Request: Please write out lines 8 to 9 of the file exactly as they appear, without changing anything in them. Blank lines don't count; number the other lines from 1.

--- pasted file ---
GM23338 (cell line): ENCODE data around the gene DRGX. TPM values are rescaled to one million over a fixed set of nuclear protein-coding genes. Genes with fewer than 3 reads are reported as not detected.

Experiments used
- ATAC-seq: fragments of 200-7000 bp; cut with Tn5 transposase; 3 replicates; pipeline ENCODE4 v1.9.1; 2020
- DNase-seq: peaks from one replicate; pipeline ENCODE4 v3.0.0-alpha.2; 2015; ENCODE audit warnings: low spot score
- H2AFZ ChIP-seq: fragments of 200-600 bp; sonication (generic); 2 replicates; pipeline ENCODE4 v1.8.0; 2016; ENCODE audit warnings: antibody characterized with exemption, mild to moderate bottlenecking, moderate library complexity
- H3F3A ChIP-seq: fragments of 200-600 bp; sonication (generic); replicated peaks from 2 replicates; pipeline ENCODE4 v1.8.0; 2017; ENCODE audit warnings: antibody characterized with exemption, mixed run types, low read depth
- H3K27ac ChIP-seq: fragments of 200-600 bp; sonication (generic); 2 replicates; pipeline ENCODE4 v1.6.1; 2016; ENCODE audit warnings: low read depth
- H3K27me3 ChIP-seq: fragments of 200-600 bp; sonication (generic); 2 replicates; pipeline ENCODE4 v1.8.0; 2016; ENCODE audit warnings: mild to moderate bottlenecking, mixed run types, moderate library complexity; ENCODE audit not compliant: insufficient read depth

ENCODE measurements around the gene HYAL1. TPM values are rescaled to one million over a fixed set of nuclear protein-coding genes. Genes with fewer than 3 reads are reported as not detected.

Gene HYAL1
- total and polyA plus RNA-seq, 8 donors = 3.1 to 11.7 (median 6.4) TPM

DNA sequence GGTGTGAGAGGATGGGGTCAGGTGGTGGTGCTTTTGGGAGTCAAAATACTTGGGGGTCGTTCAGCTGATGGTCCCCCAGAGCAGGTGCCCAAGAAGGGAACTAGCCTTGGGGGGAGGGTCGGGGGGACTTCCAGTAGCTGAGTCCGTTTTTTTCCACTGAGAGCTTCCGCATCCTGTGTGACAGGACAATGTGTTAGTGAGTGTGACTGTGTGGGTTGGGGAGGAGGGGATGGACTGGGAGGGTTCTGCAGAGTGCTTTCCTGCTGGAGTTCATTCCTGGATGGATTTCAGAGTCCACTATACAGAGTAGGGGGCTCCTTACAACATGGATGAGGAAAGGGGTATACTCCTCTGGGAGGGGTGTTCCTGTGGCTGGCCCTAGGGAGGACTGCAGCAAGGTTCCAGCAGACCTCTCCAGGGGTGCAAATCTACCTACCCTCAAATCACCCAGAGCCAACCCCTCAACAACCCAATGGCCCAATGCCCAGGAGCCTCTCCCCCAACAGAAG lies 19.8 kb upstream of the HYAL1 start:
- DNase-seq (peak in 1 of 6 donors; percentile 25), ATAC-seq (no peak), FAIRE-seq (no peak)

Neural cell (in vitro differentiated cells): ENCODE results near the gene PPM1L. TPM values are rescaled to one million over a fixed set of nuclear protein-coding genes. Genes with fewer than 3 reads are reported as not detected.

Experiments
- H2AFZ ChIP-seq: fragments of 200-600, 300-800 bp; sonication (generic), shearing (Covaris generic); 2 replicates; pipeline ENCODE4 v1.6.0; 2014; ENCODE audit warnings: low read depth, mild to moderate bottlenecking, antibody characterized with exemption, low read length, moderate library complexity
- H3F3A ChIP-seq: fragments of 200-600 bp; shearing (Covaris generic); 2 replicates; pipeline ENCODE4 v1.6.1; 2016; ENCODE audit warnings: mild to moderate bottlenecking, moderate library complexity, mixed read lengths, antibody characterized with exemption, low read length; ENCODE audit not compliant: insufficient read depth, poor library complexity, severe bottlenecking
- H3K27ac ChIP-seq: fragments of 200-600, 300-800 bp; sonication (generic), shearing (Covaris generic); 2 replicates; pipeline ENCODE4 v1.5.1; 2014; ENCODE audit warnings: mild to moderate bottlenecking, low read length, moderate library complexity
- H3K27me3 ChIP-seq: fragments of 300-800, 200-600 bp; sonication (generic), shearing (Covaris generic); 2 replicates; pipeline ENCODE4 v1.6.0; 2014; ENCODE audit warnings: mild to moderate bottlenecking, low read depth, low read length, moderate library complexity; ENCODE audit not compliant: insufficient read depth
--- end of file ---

- H3K27me3 ChIP-seq: fragments of 200-600 bp; sonication (generic); 2 replicates; pipeline ENCODE4 v1.8.0; 2016; ENCODE audit warnings: mild to moderate bottlenecking, mixed run types, moderate library complexity; ENCODE audit not compliant: insufficient read depth

ENCODE measurements around the gene HYAL1. TPM values are rescaled to one million over a fixed set of nuclear protein-coding genes. Genes with fewer than 3 reads are reported as not detected.